1. It is Hard

There’s a reason most new small businesses don’t make it to celebrate 5 years. It’s bloody hard. And I mean HARD hard. 

When I took the leap from my cushy safe-as-houses full-time little teeth-cleaning job, I thought I was prepared. 

I’m a prepared kind of girl. I’d researched. I’d considered. I’d worked out the numbers. I’d made the decision. I was doing it. 

Everyone told me how hard it was, and I thought, HOW hard can it be? I was bloody good at my job, had lots of contacts, and a great reputation. 

Even so, as a dental clinician of over 20 years, I had no formal business knowledge whatsoever, so decided to get some start up advice. 

I went to a local Liverpool charity (The Women’s Organisation) who support women in business, and they helped me secure investment from the NatWest Bank and held my hand as I took my first wobbly tentative steps. I let their hand go and I was doing it, I was REALLY doing it! 

2. Expect the Unexpected

 Everyone had warned me that the first year in business was hard. But I loved the challenge, and I thought I was prepared. 

Nothing in my carefully-crafted business plan said anything about being open for the first 4 months, and then having to forcibly close through no fault of my own for the next SIX months. It was a mental, financial, and emotional rollercoaster that I hadn’t seen coming. 

I had just embarked on the biggest challenge of my career and a global pandemic hit. 

Now I know ‘everyone was in the same boat’ and ‘yawn, not the Covid excuse’ but coming so soon after we opened sent my mental health into a downward spiral. 

We were a fledgling business that had started only a few short weeks before with ZERO PATIENTS. We had bought a derelict building and spent the previous 6 months doing building work (mostly just me and the long-suffering husband) to transform it into a beautiful dental setting. I had borrowed an eye-watering amount of money to get this thing off the ground and now nothing. Literally closed. Me sat in an empty building feeling increasingly isolated and frightened each day that passed.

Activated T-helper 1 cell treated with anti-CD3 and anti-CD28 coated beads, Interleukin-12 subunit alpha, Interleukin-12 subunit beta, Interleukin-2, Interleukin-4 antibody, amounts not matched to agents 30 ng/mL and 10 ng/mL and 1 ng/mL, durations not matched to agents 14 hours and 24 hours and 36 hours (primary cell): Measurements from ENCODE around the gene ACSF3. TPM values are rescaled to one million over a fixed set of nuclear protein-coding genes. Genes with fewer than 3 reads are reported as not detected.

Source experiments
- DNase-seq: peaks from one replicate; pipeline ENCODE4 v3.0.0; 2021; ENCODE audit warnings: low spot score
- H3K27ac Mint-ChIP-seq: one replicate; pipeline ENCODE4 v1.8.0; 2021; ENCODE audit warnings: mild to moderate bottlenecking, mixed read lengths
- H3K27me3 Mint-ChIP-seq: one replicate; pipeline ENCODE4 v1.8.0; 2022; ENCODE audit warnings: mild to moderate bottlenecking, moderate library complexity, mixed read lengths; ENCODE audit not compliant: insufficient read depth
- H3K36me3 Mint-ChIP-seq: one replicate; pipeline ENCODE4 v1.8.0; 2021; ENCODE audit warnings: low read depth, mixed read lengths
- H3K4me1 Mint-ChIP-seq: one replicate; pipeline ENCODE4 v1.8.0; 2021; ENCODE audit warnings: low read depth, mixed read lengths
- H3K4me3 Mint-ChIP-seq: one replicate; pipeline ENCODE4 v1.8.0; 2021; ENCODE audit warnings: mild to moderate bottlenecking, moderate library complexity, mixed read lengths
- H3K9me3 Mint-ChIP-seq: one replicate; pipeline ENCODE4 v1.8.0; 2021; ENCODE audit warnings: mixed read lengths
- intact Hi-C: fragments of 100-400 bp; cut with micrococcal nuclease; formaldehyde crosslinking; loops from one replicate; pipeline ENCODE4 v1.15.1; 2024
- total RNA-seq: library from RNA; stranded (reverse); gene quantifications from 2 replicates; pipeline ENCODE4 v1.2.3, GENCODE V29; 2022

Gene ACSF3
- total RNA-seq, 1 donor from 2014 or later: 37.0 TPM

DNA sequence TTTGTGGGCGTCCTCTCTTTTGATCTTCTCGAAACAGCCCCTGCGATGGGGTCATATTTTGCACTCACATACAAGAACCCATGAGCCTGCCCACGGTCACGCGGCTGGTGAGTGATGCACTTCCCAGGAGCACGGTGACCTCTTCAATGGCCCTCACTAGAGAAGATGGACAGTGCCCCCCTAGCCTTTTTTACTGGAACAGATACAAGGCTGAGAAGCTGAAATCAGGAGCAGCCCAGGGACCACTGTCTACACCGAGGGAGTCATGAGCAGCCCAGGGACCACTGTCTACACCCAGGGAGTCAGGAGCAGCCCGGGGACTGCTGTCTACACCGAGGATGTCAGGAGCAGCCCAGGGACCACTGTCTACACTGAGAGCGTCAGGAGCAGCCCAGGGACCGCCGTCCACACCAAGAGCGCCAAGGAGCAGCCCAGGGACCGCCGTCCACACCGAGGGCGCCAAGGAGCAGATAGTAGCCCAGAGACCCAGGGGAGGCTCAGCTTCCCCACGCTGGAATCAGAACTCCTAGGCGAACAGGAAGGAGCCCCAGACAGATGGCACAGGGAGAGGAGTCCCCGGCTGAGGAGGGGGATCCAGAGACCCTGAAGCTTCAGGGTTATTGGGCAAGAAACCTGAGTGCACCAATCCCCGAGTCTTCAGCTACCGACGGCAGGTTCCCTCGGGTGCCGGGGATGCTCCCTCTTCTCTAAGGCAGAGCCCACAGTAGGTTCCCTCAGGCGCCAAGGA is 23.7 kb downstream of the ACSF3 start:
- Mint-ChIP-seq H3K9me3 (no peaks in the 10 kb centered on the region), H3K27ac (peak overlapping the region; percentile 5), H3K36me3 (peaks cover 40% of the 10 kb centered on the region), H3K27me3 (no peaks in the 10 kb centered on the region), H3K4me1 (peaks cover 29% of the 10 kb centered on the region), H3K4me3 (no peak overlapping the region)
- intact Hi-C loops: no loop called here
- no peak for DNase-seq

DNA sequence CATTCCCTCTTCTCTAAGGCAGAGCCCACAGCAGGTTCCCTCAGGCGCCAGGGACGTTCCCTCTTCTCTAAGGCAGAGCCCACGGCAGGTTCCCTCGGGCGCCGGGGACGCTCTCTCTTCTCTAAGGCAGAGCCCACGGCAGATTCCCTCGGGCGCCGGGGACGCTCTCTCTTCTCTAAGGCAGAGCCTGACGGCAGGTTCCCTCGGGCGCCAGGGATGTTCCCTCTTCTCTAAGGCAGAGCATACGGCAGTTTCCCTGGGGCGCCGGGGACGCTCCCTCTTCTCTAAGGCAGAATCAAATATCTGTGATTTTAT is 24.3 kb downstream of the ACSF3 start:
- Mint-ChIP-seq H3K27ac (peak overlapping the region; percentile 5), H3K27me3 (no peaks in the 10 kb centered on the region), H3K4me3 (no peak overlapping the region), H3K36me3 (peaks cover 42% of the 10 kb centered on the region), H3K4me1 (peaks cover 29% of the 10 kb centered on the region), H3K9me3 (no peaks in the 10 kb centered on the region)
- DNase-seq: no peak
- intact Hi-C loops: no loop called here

BUT! Fast forward to 5 years later and as a practice we’ve: 

     -Grown from 0 patients to over 3.5k patients.  

     -We have created 6 new local jobs for women. 

     -We are setting up the next generations for a healthier life, free from oral problems and all sorts of chronic illnesses. 

     -We are influencing our industry by inspiring and supporting other Dental Hygienist/Therapists to set up their own businesses too. 

3. Don’t expect people to treat you with the same respect you would treat them

  

 As a healthcare professional, I am passionate about people. I love the impact of treating people with kindness, dignity, and respect.

But do not expect people to treat you that way back. 

As one of only a handful of practices in the UK that are ‘a dentist without a dentist,’ we are pioneering a new way to access dental services. Patients no longer need to see a dentist before accessing our care. Trailblazing is great when it has been a success, but people will not always understand what you are trying to do in those early days. 

One of the biggest hurdles we face daily (even now) is the fact that now patients have access to an easier way to have a dental hygienist appointment without the hassle of booking a separate dentist check-up first, dentists do not want to make it easy for them. Why? Because if their patients are coming to us for that care, they’re not paying for treatment with them.  

‘Direct Access’ was a legal ruling in 2013 which removed the need for patients to see a dentist first before accessing Dental Hygienist appointments. This paved the way for Hygienists to open up their own practices, and improve access to dental care.